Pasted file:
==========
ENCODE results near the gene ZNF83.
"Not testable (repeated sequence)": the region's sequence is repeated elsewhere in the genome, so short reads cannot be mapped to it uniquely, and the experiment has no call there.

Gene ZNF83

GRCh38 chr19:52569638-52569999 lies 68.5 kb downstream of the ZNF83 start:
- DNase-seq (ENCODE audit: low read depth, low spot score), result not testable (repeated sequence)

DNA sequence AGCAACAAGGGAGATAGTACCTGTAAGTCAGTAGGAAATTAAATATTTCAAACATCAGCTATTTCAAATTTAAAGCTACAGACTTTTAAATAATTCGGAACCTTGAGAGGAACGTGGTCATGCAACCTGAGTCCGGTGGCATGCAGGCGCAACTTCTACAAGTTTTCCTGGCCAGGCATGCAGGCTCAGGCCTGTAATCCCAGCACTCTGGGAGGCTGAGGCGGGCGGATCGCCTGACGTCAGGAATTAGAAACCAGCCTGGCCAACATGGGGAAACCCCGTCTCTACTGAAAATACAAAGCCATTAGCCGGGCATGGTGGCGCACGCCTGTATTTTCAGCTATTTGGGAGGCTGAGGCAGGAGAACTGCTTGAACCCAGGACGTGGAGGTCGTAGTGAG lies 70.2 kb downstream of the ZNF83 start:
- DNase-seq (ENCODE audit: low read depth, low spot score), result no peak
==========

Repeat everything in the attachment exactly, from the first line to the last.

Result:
ENCODE results near the gene ZNF83.
"Not testable (repeated sequence)": the region's sequence is repeated elsewhere in the genome, so short reads cannot be mapped to it uniquely, and the experiment has no call there.

Gene ZNF83

GRCh38 chr19:52569638-52569999 lies 68.5 kb downstream of the ZNF83 start:
- DNase-seq (ENCODE audit: low read depth, low spot score), result not testable (repeated sequence)

DNA sequence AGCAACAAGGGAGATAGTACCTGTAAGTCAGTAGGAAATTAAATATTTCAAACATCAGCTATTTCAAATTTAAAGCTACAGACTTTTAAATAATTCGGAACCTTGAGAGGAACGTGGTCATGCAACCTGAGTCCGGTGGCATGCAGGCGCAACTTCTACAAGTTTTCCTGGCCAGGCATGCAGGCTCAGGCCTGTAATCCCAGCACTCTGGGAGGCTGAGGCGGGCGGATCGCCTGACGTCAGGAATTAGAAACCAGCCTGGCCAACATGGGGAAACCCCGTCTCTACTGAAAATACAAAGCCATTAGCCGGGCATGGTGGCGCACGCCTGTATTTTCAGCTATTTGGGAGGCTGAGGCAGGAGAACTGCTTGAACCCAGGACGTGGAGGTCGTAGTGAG lies 70.2 kb downstream of the ZNF83 start:
- DNase-seq (ENCODE audit: low read depth, low spot score), result no peak